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Old 09-10-2015, 08:49 AM   #21
City: gulf coast
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I don't like lower helms either. In good weather I like being up top. In bad I want the best visibility.

Commercial traffic here goes about 20 KTS. Not hard to over take a slow boat.

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Old 09-10-2015, 02:59 PM   #22
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Maybe they didn't even have radar. The picture in the article says it's a GB 36 "similar to the one" they were driving, not the actual boat.

Well I was born in the sign of water
And it's there that I feel my best
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Old 09-10-2015, 03:20 PM   #23
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Originally Posted by loafs and fishes View Post
Maybe they didn't even have radar. The picture in the article says it's a GB 36 "similar to the one" they were driving, not the actual boat.

That was my take reading the article. Where does it say they had a radar not being used? That kinda information would normally be front and center in this kind of article.

It's easier to fool people than to convince them that they've been fooled - Mark Twain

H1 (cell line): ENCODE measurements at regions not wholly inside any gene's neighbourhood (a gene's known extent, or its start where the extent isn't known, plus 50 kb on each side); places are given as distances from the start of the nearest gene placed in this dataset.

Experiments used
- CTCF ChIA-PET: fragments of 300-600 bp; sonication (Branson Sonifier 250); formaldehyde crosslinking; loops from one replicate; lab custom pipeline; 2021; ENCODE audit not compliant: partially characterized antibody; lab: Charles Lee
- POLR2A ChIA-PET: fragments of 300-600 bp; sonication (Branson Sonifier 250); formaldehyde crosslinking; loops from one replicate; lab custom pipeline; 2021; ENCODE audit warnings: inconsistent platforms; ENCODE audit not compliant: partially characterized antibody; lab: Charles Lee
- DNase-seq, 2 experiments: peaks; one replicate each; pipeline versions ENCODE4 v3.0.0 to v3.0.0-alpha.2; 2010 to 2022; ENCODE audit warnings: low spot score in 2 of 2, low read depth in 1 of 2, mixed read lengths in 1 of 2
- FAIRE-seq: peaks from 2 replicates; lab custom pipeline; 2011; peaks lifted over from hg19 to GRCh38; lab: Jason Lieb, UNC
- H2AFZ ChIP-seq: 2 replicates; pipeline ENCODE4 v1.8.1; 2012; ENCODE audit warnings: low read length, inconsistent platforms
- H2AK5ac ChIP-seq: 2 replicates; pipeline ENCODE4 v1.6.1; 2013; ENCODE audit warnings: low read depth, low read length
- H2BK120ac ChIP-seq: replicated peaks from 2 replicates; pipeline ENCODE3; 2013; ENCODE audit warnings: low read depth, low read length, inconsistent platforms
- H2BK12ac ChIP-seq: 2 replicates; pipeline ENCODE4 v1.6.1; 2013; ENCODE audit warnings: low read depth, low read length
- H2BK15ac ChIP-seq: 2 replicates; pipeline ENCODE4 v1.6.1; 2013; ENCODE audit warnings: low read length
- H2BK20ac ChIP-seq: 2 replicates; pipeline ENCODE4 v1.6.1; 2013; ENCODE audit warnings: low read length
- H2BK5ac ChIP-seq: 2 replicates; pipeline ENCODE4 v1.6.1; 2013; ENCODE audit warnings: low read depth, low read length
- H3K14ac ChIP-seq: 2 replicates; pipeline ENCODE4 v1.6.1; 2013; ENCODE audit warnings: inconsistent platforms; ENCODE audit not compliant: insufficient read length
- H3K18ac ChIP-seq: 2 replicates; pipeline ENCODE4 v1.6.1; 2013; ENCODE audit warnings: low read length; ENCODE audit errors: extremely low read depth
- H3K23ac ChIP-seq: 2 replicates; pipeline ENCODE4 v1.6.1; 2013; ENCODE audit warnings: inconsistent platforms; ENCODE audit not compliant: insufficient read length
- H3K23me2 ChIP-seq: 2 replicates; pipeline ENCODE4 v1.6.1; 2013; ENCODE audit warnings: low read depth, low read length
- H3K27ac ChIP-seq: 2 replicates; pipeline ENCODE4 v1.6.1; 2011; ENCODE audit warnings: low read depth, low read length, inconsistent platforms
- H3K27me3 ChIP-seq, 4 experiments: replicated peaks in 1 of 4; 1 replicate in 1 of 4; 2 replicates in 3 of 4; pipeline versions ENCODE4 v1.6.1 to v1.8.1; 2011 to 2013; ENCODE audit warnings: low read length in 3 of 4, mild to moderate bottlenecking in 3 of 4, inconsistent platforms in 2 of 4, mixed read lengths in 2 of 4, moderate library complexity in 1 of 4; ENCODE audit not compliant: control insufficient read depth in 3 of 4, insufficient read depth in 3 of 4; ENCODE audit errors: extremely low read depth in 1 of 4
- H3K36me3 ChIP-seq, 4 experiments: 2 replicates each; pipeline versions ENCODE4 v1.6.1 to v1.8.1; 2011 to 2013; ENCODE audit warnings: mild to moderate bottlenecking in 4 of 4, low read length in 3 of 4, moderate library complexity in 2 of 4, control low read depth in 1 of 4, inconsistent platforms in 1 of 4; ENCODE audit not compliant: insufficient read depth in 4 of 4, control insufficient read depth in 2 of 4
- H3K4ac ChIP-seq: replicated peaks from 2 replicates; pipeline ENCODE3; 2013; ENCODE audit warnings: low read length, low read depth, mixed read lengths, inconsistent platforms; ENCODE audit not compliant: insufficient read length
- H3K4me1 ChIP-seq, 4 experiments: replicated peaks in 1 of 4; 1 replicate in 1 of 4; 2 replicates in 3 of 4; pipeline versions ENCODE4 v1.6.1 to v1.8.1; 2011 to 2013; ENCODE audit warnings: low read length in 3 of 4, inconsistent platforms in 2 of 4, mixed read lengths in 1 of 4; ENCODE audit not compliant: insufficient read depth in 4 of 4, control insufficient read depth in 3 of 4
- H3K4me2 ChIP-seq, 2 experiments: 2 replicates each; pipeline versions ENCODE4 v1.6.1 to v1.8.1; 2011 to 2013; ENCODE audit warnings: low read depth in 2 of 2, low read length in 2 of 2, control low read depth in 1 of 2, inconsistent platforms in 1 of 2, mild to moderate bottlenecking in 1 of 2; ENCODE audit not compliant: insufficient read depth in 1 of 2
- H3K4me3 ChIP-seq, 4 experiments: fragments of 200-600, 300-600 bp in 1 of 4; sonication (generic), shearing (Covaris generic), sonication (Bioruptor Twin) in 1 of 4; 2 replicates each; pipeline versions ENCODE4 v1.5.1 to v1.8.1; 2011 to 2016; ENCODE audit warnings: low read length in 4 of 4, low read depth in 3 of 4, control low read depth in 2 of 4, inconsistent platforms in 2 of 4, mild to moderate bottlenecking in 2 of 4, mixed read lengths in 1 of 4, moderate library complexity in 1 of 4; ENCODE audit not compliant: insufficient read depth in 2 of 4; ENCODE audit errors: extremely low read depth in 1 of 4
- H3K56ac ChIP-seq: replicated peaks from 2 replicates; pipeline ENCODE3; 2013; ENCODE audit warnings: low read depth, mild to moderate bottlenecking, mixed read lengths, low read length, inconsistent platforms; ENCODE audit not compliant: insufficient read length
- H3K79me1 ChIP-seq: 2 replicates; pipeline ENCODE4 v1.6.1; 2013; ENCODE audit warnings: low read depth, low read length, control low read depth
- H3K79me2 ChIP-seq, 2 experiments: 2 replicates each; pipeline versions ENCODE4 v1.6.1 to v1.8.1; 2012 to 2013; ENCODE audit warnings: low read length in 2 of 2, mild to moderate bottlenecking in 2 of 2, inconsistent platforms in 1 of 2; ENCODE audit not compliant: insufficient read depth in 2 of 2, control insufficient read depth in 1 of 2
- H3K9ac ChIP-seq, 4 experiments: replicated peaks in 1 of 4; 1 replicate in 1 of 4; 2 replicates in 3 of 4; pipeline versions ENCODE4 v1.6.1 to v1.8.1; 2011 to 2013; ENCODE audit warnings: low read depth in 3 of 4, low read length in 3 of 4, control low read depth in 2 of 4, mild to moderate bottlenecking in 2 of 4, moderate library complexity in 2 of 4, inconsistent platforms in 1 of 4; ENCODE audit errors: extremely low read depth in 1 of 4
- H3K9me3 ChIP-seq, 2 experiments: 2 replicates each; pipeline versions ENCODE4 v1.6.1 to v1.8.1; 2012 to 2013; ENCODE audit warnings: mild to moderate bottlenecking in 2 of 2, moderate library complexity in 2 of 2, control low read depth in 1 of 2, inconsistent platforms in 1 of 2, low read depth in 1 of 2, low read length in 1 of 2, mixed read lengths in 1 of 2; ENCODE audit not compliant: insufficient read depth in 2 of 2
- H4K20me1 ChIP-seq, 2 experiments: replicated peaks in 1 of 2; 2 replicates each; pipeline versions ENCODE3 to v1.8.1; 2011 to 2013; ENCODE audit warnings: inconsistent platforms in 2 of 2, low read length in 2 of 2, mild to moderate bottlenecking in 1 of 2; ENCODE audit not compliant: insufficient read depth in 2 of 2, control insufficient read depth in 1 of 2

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Old 09-10-2015, 03:35 PM   #24
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I read that article not long after it came out. A link had been posted to the GB Owners forum.

The gist of the discussion that followed on the forum was that, despite the well-written account and the feeling of the folks that got run over that it was not their fault.... it was.

In addition to their not using or paying attention to their radar (assuming it worked) they were boating in restricted waters with heavy shipping and they were not paying attention to what was behind them. Poor visibility out the back of the boat is not a viable excuse in my and others' minds.

If the visibility out the back sucks, and one is smart enough to realize that in a confined area with ships and stuff rearward visibility is important to have, then you take whatever steps are necessary to ensure you have rearward visibility even if it means having someone stand out on the deck in the rain.

In the late 1970s I filmed on board Matson Lines' then-new roro ship Matsonia on its regular run from Oakland to Honolulu and Hilo for a television commercial. There was a seat in the peak of the bow with a windshield and a phone for a crewman to talk to the bridge when the ship was maneuvering into and out of a harbor and call out potential problems like small boats. As I recall, the vessel in the GB rundown was equipped the same way.

I also recall that it was either unmanned of or the fellow who was supposed to be there was distracted or not paying attention. In any event, some fault was attributed to the ship.

But the bottom line is that the GB crew was not paying attention aft when they should have been. In my opinion being tired, being in uncomfortable weather, and so on are all valid reasons for something bad happening but they are not valid excuses.

To me and my wife, the same rule applies to our boating as to our flying: know your limitations and don't exceed them. The crew of the GB didn't and did.
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Old 09-10-2015, 03:39 PM   #25